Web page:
Jig-Bee stems from neighborly idea.
By Lindsey Nolen
Passing down the streets of Kensington, vacant lots filled with overgrown weeds and trash are visible left and right. In an attempt to deter this spatial neglect and make better use of one lot in particular, Cassie Plummer, 41, and her husband, Justin Kumpf, 39, found inspiration for their flower farm located at 2143 N. American St., which they have since named Jig-Bee.
Although the couple now resides in South Philly, both are natives of New England, which is where they first tried their hands at gardening and landscaping. Plummer’s experience stems from growing up in Maine and helping her parents tend to their family garden.
Kumpf, a Boston native, spent his free time in high school working for a landscaper, and from there moved to Philadelphia to study industrial design at the University of the Arts. Roughly around the same time, Plummer moved to the city to begin her pharmaceutical residency at Jefferson Hospital, and the couple first met at Memphis Taproom in 2009.
“We became friends and fell in love,” Plummer said.
Years later, Plummer is now a medical writer for a pharmaceutical company and her husband operates his own business, LIGHTFAST design+build, located at 2137 N. American St. His spending each day at the workshop and studio space for woodworkers and metal fabricators is how the couple’s attention was first brought to the vacant lot next door.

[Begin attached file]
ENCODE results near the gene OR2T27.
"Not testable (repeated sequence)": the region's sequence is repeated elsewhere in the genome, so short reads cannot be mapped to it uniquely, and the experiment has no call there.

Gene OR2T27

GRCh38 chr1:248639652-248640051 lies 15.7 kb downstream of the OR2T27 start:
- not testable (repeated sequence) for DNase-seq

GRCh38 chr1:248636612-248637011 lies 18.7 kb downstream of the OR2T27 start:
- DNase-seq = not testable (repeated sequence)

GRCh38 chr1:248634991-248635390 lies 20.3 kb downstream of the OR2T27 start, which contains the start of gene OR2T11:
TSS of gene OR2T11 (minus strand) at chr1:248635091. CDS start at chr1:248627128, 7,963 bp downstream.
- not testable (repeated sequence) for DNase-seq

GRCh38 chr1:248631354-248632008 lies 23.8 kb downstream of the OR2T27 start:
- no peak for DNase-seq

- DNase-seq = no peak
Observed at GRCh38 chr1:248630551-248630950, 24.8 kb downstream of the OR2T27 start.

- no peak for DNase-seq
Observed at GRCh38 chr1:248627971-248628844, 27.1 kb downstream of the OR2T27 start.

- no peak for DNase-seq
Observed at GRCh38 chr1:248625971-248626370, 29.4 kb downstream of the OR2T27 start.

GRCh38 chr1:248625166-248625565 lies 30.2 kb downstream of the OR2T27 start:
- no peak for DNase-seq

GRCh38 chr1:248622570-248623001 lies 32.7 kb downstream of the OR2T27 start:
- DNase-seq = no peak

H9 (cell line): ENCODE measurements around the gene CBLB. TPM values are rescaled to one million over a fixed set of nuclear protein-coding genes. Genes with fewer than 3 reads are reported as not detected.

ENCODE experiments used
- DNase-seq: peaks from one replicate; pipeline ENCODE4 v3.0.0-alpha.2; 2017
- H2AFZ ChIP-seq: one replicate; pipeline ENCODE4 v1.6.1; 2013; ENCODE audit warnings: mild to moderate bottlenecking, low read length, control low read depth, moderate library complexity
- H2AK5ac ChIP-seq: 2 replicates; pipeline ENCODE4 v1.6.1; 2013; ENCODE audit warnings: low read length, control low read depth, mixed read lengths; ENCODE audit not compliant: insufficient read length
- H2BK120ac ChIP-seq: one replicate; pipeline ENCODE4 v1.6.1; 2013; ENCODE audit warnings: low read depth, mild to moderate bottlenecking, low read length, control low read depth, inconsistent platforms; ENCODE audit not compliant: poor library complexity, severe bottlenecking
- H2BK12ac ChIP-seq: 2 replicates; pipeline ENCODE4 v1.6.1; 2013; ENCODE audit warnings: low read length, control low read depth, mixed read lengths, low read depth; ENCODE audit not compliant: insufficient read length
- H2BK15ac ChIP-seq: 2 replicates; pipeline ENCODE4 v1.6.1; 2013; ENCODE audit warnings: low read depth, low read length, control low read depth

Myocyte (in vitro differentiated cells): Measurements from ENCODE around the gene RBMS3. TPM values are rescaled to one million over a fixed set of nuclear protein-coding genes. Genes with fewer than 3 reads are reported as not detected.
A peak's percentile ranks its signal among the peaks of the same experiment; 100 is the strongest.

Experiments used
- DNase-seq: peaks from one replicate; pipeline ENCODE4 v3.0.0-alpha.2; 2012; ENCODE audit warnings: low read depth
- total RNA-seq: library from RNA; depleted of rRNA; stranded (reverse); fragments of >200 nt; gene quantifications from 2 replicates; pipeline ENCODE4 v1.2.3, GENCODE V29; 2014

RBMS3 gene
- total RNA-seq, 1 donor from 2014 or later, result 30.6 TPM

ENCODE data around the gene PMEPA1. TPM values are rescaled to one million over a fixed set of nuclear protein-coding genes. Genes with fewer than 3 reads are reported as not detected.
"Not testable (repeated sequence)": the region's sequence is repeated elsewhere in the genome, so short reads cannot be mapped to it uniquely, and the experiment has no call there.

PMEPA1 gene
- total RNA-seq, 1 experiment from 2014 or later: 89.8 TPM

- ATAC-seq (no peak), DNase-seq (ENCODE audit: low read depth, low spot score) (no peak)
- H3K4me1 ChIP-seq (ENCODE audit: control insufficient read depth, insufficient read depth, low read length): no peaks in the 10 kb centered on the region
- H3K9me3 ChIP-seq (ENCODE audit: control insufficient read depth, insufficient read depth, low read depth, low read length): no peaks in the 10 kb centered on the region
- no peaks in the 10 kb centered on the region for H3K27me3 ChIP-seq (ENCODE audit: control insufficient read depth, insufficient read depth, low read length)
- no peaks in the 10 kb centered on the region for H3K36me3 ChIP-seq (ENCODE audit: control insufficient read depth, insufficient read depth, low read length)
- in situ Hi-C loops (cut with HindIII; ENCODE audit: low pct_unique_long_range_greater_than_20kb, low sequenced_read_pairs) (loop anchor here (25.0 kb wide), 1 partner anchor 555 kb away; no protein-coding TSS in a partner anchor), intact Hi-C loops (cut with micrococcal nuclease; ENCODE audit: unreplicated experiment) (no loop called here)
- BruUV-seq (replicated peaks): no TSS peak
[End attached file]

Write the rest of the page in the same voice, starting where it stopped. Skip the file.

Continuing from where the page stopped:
“Because we own the building next door, we were able to see that the lot was extremely overgrown, and that it was only every three to four months that the city would mow it down. We began to think about what we could do to help put it to better use,” Plummer said. “This is how we got the idea for the flower farm and ultimately came up with an agreement with the city to begin farming there.”
The couple signed a license agreement with the city that allows them to garden on the property and requires them to maintain liability insurance. In addition, the agreement noted the city would not provide any monetary support to the project. Thus, the proceeds from the flower farm go back into the business to cover the cost of seeds and bulbs, compost, insurance, general maintenance and care of the lot.
With the city’s permission, and in beginning their flower farm project in 2014, Plummer immediately began reading up on flower farming in addition to listening to “The Slow Flowers Podcast,” produced by award-winning author, speaker and leading advocate for American-grown flowers, Debra Prinzing.
As they continued becoming self-taught in the art of flower farming, Plummer and Kumpf, with help from friends and volunteers, spent most of their first year working on the project simply cleaning the space. From mowing to keeping the weeds down, the first year became a test of their ability to grow plants in the lot.
“When we first started, the lot was surrounded by a chainlink fence and was full of overgrown weeds that stood about six feet tall and trash,” Plummer said. “In cleaning it, we probably took out about 15 to 20 garbage bags full of trash.”